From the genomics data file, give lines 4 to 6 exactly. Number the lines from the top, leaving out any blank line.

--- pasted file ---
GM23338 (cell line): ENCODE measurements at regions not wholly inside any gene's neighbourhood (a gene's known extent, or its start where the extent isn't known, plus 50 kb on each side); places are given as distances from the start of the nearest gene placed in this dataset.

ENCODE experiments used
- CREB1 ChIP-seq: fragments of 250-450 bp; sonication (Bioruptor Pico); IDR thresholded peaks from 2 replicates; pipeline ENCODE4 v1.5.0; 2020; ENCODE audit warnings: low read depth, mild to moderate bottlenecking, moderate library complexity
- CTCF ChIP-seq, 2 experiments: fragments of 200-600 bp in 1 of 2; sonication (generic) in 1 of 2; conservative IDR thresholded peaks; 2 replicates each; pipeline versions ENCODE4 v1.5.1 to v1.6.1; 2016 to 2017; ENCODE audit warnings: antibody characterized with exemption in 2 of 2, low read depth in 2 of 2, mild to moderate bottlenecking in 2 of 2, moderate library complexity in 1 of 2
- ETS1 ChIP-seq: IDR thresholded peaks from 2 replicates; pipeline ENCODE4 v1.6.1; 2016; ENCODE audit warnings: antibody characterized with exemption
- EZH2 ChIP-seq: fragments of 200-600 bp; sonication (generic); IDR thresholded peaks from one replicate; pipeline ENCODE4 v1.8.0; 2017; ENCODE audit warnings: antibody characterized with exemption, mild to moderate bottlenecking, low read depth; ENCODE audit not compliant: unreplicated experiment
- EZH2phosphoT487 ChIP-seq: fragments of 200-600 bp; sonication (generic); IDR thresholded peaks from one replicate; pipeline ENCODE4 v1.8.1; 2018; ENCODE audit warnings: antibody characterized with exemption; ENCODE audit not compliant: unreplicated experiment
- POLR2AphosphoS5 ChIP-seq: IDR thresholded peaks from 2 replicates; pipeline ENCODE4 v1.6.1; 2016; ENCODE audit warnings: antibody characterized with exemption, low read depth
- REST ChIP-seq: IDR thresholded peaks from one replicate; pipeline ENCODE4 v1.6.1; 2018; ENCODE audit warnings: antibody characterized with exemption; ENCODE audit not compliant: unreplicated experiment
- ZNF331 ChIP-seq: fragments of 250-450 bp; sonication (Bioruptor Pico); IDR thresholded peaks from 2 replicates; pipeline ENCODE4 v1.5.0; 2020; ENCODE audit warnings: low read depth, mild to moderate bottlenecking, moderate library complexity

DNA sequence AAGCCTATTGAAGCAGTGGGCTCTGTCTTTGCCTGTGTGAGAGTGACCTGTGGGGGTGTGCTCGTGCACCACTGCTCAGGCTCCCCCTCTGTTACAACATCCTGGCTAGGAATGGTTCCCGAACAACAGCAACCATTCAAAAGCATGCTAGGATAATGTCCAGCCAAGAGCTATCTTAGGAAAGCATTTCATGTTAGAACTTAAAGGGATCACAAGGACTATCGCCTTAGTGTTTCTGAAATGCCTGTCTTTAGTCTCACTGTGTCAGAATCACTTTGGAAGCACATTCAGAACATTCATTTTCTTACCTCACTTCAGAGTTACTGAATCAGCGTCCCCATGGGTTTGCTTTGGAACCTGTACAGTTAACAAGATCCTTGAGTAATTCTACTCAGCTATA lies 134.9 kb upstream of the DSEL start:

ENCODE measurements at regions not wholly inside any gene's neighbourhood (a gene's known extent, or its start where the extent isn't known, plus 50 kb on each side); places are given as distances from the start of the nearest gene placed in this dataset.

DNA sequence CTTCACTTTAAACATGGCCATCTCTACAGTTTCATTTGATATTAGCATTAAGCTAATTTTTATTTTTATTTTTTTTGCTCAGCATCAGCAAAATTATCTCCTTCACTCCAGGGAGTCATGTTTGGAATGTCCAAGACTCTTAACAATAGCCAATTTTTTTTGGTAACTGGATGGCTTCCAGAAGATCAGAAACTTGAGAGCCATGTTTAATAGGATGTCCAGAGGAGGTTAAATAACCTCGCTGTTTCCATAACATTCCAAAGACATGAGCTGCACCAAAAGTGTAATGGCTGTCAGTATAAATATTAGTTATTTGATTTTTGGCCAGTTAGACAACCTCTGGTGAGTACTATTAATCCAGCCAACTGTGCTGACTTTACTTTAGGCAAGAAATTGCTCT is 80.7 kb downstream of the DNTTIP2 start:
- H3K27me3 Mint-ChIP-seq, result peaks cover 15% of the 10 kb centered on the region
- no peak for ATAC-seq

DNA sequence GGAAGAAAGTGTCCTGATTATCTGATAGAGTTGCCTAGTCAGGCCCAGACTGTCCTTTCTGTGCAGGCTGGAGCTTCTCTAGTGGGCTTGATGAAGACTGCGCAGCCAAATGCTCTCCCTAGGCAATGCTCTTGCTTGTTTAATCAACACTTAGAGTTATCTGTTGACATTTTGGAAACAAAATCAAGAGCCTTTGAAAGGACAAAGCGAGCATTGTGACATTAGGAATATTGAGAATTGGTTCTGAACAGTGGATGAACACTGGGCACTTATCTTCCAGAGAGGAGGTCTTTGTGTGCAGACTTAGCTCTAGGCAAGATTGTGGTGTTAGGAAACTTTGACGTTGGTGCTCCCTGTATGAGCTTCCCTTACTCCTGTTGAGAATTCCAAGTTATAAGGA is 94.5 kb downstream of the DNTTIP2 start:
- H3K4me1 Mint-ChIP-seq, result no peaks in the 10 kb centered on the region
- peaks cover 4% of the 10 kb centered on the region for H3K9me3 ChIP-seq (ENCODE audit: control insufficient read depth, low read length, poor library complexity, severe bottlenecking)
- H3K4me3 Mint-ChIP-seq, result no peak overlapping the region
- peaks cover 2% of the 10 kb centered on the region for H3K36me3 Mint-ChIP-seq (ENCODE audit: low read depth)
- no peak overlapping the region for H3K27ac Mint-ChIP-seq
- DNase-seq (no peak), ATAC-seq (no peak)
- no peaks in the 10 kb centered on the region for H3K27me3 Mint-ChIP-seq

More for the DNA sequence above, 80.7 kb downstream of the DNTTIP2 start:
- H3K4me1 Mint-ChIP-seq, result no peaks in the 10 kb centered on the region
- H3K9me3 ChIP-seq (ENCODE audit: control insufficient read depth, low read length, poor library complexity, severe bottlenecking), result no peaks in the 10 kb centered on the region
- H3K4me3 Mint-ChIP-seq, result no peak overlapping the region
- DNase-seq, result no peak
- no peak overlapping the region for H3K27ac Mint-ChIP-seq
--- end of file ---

- CTCF ChIP-seq, 2 experiments: fragments of 200-600 bp in 1 of 2; sonication (generic) in 1 of 2; conservative IDR thresholded peaks; 2 replicates each; pipeline versions ENCODE4 v1.5.1 to v1.6.1; 2016 to 2017; ENCODE audit warnings: antibody characterized with exemption in 2 of 2, low read depth in 2 of 2, mild to moderate bottlenecking in 2 of 2, moderate library complexity in 1 of 2
- ETS1 ChIP-seq: IDR thresholded peaks from 2 replicates; pipeline ENCODE4 v1.6.1; 2016; ENCODE audit warnings: antibody characterized with exemption
- EZH2 ChIP-seq: fragments of 200-600 bp; sonication (generic); IDR thresholded peaks from one replicate; pipeline ENCODE4 v1.8.0; 2017; ENCODE audit warnings: antibody characterized with exemption, mild to moderate bottlenecking, low read depth; ENCODE audit not compliant: unreplicated experiment